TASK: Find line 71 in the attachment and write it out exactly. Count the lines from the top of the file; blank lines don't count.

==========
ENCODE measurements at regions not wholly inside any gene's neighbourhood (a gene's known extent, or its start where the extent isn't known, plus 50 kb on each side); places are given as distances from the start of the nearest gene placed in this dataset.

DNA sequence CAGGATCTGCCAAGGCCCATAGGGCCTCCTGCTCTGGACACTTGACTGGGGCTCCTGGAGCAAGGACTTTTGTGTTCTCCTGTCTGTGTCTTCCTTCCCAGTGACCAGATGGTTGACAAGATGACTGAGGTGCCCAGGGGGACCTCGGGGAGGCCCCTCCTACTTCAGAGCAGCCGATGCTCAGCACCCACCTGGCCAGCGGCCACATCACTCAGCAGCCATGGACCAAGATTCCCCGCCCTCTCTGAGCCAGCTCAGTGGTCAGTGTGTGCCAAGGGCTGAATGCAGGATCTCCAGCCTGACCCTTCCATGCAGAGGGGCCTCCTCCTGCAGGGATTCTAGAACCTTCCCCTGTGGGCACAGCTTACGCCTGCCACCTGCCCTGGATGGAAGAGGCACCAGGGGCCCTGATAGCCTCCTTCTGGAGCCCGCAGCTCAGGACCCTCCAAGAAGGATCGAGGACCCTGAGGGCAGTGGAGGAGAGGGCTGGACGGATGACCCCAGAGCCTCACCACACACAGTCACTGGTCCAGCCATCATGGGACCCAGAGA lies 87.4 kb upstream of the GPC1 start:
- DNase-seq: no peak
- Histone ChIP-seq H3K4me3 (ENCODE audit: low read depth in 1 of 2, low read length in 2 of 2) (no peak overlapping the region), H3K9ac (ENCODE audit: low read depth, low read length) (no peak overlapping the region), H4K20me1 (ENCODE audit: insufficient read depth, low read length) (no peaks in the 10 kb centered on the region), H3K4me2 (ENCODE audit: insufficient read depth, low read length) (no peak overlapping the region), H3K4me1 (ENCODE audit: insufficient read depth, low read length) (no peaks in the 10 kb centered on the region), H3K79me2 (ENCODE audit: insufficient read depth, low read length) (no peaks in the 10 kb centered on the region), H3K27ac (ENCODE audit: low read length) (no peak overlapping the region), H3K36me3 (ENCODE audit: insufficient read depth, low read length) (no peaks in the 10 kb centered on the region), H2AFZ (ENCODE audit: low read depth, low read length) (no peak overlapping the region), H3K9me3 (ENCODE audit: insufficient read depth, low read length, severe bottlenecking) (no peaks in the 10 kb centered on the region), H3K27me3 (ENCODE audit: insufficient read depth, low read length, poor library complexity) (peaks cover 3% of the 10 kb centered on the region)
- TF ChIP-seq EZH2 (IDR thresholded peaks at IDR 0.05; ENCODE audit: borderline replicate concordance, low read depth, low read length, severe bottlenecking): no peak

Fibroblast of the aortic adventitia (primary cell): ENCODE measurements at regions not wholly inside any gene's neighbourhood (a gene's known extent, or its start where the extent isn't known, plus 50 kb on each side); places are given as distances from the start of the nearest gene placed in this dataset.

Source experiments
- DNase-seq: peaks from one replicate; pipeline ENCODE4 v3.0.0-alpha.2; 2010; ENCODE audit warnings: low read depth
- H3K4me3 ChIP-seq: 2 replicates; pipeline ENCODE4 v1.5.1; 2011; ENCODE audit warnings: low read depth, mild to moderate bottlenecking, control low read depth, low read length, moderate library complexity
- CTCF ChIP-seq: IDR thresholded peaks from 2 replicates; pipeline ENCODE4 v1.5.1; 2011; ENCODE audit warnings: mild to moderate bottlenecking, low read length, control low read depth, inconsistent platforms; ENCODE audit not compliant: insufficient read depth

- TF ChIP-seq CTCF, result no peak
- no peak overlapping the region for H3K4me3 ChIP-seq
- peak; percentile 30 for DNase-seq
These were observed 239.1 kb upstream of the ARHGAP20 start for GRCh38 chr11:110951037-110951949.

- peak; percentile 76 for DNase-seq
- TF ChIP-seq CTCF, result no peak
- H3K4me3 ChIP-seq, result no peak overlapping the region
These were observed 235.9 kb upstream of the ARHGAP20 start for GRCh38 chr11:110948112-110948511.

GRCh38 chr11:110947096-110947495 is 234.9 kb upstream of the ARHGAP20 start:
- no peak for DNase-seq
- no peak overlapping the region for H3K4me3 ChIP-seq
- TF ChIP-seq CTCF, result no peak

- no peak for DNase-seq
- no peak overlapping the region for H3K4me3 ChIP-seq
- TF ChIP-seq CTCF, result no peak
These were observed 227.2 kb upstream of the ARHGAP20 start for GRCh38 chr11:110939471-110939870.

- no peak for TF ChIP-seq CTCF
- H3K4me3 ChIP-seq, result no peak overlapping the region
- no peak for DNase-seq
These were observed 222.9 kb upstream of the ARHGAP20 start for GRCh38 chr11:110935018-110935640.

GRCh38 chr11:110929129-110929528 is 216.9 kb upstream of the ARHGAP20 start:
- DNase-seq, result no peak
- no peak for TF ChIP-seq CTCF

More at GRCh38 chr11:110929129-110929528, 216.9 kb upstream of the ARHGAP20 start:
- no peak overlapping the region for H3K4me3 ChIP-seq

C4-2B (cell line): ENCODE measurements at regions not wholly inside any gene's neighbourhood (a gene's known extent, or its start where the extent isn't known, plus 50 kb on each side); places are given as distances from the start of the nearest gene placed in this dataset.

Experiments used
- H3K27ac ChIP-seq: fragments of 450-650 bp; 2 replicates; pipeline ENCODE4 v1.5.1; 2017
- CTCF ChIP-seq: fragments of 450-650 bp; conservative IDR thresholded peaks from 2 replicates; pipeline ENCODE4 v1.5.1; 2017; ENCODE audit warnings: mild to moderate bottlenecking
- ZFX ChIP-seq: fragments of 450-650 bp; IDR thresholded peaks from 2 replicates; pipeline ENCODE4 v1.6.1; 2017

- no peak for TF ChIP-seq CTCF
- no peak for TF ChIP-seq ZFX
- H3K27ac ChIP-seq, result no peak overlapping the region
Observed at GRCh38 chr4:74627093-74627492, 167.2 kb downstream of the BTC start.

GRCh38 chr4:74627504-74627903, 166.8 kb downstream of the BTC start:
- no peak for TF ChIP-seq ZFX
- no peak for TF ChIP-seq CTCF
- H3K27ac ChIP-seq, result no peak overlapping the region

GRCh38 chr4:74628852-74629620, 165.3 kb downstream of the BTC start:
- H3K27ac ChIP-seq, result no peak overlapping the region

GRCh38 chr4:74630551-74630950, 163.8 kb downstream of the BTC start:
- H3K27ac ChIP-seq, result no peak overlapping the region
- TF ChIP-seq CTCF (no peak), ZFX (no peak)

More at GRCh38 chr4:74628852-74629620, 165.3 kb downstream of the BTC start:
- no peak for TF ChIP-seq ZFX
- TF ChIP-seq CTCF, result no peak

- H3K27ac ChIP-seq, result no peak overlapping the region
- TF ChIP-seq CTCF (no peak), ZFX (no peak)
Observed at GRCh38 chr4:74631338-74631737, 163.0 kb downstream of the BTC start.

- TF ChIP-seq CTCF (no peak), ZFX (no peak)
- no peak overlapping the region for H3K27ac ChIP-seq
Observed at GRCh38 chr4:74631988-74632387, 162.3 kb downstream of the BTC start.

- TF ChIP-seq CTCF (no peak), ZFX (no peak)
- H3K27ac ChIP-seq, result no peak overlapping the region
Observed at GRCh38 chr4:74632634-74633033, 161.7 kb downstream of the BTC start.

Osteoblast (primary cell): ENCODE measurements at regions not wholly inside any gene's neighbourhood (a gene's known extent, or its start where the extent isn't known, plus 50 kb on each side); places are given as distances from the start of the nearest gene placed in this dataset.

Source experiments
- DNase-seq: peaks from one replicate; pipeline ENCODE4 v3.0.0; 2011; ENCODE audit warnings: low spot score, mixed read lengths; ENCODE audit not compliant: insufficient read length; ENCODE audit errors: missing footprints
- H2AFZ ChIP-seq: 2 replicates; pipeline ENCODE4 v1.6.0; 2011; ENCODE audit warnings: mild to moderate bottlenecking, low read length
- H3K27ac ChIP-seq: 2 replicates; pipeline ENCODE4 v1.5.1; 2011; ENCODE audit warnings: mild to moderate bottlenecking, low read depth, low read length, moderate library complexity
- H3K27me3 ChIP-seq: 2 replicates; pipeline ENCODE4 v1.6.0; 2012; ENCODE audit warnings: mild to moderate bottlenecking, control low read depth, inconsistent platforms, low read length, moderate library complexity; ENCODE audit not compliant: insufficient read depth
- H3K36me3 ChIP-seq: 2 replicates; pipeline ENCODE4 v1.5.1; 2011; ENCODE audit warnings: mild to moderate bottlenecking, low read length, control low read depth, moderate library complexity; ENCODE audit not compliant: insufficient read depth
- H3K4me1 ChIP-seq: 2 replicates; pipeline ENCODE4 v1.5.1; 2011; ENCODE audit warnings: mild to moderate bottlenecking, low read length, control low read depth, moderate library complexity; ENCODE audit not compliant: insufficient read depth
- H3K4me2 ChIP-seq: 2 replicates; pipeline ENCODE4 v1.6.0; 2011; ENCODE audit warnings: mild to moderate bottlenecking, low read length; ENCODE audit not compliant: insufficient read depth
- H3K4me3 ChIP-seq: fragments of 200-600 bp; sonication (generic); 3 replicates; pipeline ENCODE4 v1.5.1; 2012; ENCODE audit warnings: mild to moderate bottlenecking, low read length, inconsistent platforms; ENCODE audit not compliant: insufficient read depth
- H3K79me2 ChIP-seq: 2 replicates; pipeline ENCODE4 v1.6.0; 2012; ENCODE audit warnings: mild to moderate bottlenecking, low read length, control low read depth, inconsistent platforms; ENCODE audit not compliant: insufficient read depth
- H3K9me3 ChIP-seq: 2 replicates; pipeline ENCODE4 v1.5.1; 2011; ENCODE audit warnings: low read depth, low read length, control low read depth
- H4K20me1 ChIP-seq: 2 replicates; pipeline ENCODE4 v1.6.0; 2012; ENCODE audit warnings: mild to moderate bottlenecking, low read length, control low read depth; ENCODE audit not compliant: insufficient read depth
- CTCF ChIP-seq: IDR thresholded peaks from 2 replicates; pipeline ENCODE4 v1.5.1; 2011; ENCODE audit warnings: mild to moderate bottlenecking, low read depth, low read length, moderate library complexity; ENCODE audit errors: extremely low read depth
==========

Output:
- H3K27me3 ChIP-seq: 2 replicates; pipeline ENCODE4 v1.6.0; 2012; ENCODE audit warnings: mild to moderate bottlenecking, control low read depth, inconsistent platforms, low read length, moderate library complexity; ENCODE audit not compliant: insufficient read depth